Just a few months after Beatles fans received one spectacular Christmas present in the form of the release of the band's entire official catalog on streaming services Christmas Eve, they're getting another awesome addition. The Beatles Anthology, a three volume set of rarities released by the famed British rockers in the mid '90s, hit streaming sites for the first time this morning landing on Apple Music, Spotify, and others.

Among the most coveted B-sides in any rock and roll fan's collection, the Anthology series contains recordings of previously-unreleased performances, outtakes, and demos. The project was aided in its creation by the then three surviving Beatles members: Paul McCartney, Ringo Starr, and George Harrison, before Harrison passed away of cancer in 2001.

Related: Paul McCartney to release new four-record compilation of post-Beatles hits

The compilations were initially put out in a three-volume CD set, the first of which coincided with an Anthology documentary, released in 1995. The subsequent two Anthology albums hit stores the following year.

The records went multi-platinum when they came out two decades ago, with the "new" single Free As A Bird, which was recorded by Harrison, McCartney and Starr based on demos from John Lennon that were made in 1977. The single would become the group's 34th top 10 hit on the Billboard charts in the U.S.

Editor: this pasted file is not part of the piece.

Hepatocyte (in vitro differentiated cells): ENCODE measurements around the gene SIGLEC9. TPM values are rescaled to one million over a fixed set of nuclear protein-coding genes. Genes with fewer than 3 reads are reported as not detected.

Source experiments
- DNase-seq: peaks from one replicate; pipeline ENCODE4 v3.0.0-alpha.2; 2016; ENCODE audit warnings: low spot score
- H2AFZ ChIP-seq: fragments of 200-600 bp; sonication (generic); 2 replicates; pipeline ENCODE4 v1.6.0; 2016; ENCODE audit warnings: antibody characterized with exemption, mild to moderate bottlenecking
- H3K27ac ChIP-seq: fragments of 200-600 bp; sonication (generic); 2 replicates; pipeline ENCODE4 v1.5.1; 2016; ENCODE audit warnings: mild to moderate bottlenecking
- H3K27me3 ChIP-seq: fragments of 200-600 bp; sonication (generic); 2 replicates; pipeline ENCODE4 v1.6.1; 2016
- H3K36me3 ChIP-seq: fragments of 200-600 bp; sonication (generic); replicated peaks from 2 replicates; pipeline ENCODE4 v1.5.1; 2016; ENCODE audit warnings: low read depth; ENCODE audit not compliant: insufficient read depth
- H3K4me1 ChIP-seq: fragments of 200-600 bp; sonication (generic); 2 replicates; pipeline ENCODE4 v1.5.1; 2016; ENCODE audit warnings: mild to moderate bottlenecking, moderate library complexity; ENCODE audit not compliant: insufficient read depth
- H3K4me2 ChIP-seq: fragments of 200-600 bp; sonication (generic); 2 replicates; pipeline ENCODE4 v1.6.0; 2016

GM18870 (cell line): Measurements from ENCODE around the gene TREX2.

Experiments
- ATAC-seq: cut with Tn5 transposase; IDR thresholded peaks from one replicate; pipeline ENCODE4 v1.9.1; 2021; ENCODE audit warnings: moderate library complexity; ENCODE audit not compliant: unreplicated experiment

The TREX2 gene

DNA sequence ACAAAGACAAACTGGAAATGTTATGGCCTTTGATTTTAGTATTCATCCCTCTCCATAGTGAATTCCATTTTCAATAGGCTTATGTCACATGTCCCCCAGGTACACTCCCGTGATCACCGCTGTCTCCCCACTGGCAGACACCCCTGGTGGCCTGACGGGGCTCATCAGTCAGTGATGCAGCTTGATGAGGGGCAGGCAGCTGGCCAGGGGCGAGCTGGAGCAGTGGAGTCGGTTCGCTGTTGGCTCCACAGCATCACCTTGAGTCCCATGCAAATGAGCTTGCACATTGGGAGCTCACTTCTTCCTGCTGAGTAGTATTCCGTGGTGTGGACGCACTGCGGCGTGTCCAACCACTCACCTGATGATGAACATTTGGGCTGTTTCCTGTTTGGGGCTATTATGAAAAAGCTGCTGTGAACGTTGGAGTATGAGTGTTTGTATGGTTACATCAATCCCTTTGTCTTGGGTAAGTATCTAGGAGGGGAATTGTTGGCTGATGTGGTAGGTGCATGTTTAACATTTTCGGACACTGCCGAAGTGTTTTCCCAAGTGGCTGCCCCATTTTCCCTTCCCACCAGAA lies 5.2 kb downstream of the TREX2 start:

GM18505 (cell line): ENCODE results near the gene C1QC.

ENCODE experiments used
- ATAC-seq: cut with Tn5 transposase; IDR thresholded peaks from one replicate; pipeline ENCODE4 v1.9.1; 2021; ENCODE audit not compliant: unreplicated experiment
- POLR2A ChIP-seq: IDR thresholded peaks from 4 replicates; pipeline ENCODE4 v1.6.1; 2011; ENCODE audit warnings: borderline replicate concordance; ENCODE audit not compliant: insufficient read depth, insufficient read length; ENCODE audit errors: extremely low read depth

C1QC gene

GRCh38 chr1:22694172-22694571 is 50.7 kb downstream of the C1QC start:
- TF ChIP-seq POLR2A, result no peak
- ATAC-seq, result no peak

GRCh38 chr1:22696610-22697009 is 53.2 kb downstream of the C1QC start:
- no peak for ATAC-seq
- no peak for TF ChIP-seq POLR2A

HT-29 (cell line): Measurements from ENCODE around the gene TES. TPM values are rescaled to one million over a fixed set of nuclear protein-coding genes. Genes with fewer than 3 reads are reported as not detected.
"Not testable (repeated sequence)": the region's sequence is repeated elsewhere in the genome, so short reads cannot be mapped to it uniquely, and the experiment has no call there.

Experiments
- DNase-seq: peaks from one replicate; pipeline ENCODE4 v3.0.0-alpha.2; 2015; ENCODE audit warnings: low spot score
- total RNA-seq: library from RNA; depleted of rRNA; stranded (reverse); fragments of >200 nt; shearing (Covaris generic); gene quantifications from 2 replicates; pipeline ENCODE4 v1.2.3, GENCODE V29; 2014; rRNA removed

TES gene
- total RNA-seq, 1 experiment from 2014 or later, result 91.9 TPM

The Anthology recordings have been newly-remastered by engineers at Abbey Road Studios with the purpose of giving streaming listeners a clearer look into the rare Beatles cuts. The team behind the new Anthology masters was the same one to remaster all the Fab Four's studio releases in 2009, meaning that all of The Beatles' material now comes with a clear sonic continuity.

The Beatles' sound and orchestration has been the subject of much conversation of late, following the passing of legendary producer George Martin, who many regarded as the group's secret sonic weapon. And thanks to the newly-streamable Anthology recordings, fans now have access to virtually everything the band put out at the click of a mouse.